Sport and Nutrition: Is There a Connection?

Swimming and sport in general have a very positive effect on our bodies and our psyche. The benefits of a healthy lifestyle can come from fitness and exercise, but a healthy diet is also important. In this article, we will discuss the right diet plan for swimmers and what is really behind the myth of not swimming after eating. 

Nutrition for Endurance Athletes: Some Tips

Carbohydrates play a very important role in endurance sports such as running, cycling or swimming. However, it makes a difference whether they are consumed before, after or during exercise. In the following sections, we look at what sportswomen should pay particular attention to when it comes to nutrition in everyday life and on training days.

→ Would you like to know how many calories you burn through your swimming training? Find out more about swimming and calories on our blog.

Everyday Diet

In general, athletes should make sure to eat a balanced diet, which is characterised by a mixture of carbohydrates, proteins and healthy fats. Carbohydrates serve as the main source of energy, proteins play a role in muscle repair and rebuild and healthy fats, which are found in foods and oils such as olive oil, rapeseed oil, nuts and avocados, are important for overall health. 

The WHO makes the following recommendations related to a healthy diet:

  • 3 pieces of vegetables a day
  • 2 pieces of fruit a day
  • Choose wholemeal varieties (e.g. pasta, rice and bread)
  • Balance your fluid intake with water and tea
  • Cut down on sugar and salt
  • Favour healthy/vegetable fats

Pre Workout 

Experienced endurance athletes have already adopted strategies such as carb loading, which involves consuming carbohydrate-rich foods before high intensity workout. For example, athletes consume a large amount of carbohydrates the evening before a competition to ensure that the glucose stores in the muscles are built up.

During workout

For long and intensive sports sessions, it is important to know which foods to eat during workout.  A carbohydrate drink and small, easily digestible snacks should be consumed. Also dextrose and glucose drinks, energy bars, dried fruit or bananas are recommended. 

Post workout

After a sports session, you need to replenish glycogen stores. Food rich in carbohydrates, proteins and egg white is also recommended here, ideally within 30 minutes after exercise. For example, quark, cottage cheese, oatmeal, chicken or rice contribute to muscle regeneration after workout.

Swimmer Diet Plan: The most important Vitamins and Minerals 

Whether breaststroke, crawl or other types of swimming, vitamins and minerals contained in food must also be taken into account when drawing up a diet plan for swimmers. Below is a list of the most important vitamins and minerals for female athletes and what can happen in case of deficiency.

Vitamins for sportswomen

Vitamin A:



  • Growth
  • Development of skin and mucous membranes
  • Metabolism
  • Visual processing
  • Eye dryness
  • Scaly skin
  • Infections
  • Diarrhoea
  • Hearing disorders

Vitamin C



  • Builds up connective tissue, bones and teeth
  • Antioxidant effect
  • Prevents cells and molecules damage 
  • Joint, limb and headaches
  • Bleeding gums
  • Increased vulnerability to infection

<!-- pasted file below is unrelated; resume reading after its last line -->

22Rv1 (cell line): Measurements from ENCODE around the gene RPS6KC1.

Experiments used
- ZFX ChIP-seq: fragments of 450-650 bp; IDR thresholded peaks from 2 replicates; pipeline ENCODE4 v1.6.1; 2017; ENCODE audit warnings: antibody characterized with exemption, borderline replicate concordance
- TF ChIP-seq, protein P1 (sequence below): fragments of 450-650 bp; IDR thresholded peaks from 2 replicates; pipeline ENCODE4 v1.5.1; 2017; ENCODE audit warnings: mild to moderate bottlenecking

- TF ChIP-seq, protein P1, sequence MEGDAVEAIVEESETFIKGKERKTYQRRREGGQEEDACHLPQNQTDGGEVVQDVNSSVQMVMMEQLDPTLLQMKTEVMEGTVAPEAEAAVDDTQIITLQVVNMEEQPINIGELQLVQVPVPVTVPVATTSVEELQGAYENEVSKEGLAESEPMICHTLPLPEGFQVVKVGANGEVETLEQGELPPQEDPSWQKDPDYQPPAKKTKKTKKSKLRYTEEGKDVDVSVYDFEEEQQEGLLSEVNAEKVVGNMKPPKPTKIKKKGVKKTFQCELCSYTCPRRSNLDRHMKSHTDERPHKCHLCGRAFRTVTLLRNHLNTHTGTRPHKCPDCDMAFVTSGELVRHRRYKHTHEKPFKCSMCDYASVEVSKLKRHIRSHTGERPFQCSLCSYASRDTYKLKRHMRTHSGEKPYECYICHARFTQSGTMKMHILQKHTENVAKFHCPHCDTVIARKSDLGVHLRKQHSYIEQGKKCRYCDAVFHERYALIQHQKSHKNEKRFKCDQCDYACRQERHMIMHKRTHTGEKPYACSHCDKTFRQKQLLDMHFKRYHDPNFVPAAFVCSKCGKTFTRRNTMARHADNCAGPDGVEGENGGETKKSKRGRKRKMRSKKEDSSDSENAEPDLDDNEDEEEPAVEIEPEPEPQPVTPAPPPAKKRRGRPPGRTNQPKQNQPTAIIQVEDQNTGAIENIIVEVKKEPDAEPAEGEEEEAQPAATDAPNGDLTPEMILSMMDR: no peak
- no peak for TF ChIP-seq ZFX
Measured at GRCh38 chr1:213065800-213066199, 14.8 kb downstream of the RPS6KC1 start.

• Fatigue, reduced performance, depression

Vitamin E:



  • Supports the immune system
  • Protects against free radicals
  • Muscle weakness and breakdown
  • Loss of balance and coordination
  • Fatigue and pale skin
  • Difficulty concentrating

Vitamin B1:



  • Carbohydrate breakdown in the muscles, brain and other organs
  • Essential for physical fitness and mental concentration
  • Tingling skin, gait disorders
  • Fatigue, headaches

Minerals for sportswomen




  • Normal functioning of nerves and muscles
  • Laziness and confusion
  • Muscle tremors and convulsions




  • Transmission of nerve impulses
  • Important for muscle contractions, heart function
  • Blood pressure regulation
  • Weakness
  • Cramps
  • Tremors
  • Muscle paralysis
  • Cardiac arrhythmia




  • Bone and tooth formation
  • Regular nerve and muscle function
  • Lack of concentration
  • Drowsiness, dizziness
  • Increased irritability
  • Tiredness, lack of energy, excessive sleepiness




  • Strength of bones and teeth
  • Muscle cramps
  • Confusion, depression, memory loss
  • tingling lips, fingers and feet
  • Stiff, painful muscles

Summary: How Sport and Nutrition are linked

An unbalanced diet can have a negative impact on athletic performance. On the one hand, foods that are difficult to digest or lead to gastrointestinal problems can directly impact your performance. In the long term, nutrition of endurance athletes, such as swimmers, must contain many vitamins and minerals to help the body cope with sport performance. Deficiencies can also have a major impact on performance or lead to serious health problems.

Myth: Why Swimming after Eating is not a Good idea? 

Still on the subject of nutrition and swimming, we took a look at the myth that you shouldn't go swimming after eating and must wait a certain amount of time before doing so. According to this myth, swimmers would get stomach cramps and would no longer be able to stay afloat. In fact, there is no scientific evidence for this. For most people, it is probably safe to jump into the water straight after eating. Of course, everyone should listen to their body and take a break before entering the pool if they feel overly full. Children or people prone to cramps should also take a break. However, this is more of a precaution than a medical necessity.

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